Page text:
1 If you’d like to add coconut cream to your smoothies, it’s best to use the ice cube tray method to give you small portions.
2 All you have to do is shake the can well before opening, open, and then pour the cream into the tray. Then pop out what you need when you’re making a smoothie, and it will turn it into something gorgeously creamy.
3 If you want your smoothies to be even more creamy, forget shaking the can before you open it; just pour off the water from the top and freeze the cream left behind.
Another quick thought.
If you’re freezing it in bulk, i.e., in another container or Ziploc bag, don’t forget to leave a few inches of air gap at the top to allow the liquid to expand as it freezes. Don’t forget to label and date the bag.
Can you freeze coconut milk?
Yes, it can. You can use the same containers as discussed above. Like its cream cousin, coconut milk will also separate once it has been frozen and defrosted. The same blending trick works with this too.
Getting the best out of coconut cream
When shopping for coconut cream, look for brands that don’t contain any preservatives containing little or no added sugar or water.
The coconut cream inside an unopened can of coconut always separates, so before you open a can, give it a good shake.
- If you have any leftover coconut cream which you want to keep for later use, you need to refrigerate it straight away and use it within a maximum of 5 days.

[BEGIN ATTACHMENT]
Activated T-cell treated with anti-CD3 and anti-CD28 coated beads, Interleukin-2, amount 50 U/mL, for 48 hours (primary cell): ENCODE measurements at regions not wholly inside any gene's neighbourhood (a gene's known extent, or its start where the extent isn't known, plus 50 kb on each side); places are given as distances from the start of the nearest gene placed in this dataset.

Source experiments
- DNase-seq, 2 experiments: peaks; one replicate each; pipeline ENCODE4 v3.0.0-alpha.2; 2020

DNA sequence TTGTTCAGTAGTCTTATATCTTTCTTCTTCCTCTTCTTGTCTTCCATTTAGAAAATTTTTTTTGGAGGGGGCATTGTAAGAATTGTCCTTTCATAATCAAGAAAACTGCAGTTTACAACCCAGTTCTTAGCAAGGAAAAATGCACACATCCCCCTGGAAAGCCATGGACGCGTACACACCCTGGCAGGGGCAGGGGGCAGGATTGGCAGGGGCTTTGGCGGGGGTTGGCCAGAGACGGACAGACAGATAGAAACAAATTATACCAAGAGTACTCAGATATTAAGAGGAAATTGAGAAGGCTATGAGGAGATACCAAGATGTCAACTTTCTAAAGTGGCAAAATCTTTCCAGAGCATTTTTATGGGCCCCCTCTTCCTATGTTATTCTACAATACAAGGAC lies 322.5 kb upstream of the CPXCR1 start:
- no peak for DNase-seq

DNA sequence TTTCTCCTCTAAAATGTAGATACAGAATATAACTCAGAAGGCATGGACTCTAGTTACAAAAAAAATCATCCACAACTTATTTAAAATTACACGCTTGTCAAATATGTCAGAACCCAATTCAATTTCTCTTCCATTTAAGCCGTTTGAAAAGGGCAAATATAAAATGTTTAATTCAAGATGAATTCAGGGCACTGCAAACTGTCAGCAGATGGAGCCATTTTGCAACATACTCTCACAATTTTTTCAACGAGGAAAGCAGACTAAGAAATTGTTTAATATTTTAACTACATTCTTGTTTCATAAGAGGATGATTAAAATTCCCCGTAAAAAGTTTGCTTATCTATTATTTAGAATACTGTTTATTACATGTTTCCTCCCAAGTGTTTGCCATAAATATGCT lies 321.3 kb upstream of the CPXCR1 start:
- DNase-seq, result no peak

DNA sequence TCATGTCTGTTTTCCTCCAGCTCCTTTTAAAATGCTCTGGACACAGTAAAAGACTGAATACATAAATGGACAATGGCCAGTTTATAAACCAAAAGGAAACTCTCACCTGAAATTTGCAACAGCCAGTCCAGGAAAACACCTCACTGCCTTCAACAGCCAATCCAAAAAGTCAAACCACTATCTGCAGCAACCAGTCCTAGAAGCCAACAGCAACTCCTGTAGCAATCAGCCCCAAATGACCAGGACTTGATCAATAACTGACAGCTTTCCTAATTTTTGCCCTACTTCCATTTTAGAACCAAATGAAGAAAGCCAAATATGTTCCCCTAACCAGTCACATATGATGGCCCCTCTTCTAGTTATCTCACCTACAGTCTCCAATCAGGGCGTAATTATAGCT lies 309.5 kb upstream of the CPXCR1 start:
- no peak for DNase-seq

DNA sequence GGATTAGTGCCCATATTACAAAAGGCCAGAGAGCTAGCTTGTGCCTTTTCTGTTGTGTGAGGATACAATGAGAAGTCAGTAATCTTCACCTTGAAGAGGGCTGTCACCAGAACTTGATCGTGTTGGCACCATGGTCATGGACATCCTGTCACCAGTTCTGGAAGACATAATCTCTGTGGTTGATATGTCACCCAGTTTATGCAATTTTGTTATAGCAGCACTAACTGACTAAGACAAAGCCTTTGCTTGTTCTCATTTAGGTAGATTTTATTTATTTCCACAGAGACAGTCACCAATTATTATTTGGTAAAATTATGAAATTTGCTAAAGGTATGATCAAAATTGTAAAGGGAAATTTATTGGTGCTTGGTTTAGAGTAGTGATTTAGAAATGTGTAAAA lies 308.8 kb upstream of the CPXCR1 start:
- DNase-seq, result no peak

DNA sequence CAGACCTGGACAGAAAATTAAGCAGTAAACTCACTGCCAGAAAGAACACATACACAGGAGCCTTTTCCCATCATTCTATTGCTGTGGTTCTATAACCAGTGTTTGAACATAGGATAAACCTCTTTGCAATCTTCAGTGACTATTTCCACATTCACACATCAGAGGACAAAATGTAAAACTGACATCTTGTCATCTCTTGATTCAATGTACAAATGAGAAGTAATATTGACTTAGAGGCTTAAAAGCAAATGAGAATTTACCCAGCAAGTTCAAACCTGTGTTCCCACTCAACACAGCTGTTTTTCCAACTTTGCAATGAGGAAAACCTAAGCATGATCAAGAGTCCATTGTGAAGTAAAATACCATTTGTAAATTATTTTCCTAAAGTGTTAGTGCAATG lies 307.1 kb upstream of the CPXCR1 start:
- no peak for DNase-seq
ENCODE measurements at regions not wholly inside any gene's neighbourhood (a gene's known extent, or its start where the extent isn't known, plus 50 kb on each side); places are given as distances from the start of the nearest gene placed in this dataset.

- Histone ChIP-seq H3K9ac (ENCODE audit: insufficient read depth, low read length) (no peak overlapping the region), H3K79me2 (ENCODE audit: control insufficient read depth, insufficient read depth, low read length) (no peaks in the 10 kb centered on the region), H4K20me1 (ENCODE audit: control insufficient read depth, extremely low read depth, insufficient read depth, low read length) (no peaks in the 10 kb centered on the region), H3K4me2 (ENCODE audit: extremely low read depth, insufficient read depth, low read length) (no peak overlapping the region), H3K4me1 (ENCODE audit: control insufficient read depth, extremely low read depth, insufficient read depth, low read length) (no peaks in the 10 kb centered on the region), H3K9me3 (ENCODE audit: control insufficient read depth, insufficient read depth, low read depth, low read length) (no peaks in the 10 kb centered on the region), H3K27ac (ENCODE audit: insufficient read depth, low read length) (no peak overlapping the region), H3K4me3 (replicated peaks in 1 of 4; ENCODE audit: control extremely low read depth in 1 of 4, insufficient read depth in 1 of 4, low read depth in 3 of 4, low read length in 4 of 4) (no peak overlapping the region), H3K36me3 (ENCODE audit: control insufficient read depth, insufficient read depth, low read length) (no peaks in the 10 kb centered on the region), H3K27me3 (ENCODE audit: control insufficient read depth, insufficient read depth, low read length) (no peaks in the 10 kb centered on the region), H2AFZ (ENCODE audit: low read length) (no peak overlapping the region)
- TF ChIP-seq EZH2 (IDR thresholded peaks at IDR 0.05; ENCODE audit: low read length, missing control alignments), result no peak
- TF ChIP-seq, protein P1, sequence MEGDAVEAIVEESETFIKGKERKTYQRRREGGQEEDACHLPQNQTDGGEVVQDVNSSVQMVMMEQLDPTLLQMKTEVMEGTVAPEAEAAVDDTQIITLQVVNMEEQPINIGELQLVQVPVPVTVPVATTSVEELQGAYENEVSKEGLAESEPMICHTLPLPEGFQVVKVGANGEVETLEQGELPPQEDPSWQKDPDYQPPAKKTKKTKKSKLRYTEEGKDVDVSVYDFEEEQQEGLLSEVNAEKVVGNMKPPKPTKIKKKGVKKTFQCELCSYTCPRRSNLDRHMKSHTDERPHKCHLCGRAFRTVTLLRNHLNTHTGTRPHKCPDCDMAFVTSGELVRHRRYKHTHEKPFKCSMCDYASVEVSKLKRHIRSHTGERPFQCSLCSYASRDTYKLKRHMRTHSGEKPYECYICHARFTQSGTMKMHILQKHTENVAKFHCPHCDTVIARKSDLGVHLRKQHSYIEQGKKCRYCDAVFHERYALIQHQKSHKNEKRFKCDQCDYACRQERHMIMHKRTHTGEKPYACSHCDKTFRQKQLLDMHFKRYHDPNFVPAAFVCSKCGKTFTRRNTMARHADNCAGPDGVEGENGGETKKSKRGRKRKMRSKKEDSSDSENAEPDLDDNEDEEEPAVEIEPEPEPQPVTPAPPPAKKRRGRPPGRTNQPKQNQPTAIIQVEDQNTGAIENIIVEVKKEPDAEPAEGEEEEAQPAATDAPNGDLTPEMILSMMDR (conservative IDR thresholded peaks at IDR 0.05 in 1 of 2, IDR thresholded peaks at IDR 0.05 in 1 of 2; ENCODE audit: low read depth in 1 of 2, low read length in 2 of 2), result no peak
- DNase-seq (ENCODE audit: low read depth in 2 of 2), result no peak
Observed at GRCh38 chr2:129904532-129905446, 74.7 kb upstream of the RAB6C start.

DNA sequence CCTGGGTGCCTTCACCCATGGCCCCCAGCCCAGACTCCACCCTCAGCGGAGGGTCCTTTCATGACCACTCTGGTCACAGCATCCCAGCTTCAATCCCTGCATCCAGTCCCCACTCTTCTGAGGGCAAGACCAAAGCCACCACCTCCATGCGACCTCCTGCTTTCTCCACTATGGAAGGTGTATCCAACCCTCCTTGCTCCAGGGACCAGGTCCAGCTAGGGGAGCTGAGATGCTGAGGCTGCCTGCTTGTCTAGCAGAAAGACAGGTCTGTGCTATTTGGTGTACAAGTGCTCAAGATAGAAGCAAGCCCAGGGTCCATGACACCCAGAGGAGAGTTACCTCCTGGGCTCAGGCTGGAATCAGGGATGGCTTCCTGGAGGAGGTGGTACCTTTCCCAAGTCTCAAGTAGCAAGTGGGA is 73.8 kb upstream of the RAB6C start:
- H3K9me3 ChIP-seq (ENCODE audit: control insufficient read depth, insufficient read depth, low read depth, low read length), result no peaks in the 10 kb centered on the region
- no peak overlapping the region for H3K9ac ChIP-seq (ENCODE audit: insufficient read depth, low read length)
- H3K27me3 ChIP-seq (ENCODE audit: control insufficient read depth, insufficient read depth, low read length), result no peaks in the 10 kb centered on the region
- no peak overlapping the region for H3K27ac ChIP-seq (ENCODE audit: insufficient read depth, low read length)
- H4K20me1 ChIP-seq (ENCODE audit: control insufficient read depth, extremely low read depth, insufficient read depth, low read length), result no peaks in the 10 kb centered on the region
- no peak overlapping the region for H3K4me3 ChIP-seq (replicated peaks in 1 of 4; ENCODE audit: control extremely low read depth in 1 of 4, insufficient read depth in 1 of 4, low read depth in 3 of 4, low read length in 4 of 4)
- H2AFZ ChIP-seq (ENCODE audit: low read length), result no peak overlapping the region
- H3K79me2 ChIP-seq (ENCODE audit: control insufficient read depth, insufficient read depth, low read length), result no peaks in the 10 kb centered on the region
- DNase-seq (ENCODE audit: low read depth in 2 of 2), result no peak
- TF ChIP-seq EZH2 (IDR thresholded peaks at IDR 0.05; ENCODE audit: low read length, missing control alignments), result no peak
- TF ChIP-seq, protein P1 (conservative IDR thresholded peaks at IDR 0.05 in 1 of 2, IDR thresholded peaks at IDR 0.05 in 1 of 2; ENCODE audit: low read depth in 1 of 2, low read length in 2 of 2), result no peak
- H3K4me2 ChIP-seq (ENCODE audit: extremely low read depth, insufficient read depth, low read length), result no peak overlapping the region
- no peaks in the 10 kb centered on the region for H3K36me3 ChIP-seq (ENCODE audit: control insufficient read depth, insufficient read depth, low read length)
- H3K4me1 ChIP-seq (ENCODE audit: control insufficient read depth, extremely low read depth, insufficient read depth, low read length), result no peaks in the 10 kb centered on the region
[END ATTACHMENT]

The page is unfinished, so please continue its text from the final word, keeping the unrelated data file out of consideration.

- If you’re going to keep it longer, you can freeze it for up to 2 months – more about that later.
Don’t get confused by the terms coconut cream and cream of coconut.
They are two different things and are not interchangeable. Cream of coconut is created by adding sugar to coconut cream.
It is therefore much thicker and sweeter and is used to make desserts like coconut and ginger cheesecake and coconut cream pie.
Defrosting coconut cream
The best way to defrost frozen coconut cream is overnight in your fridge.
- Transfer the container straight from the freezer into your fridge.
Leave it overnight to thaw.
- If in the morning you found that it has separated (which is quite likely), transfer all the liquid into a blender and blend for approximately 30 seconds.
It’s not a good idea to refreeze coconut cream once it has been frozen and defrosted. It’s not likely to harm you, but you’ll find the flavor will be impaired.
Things you can do with coconut cream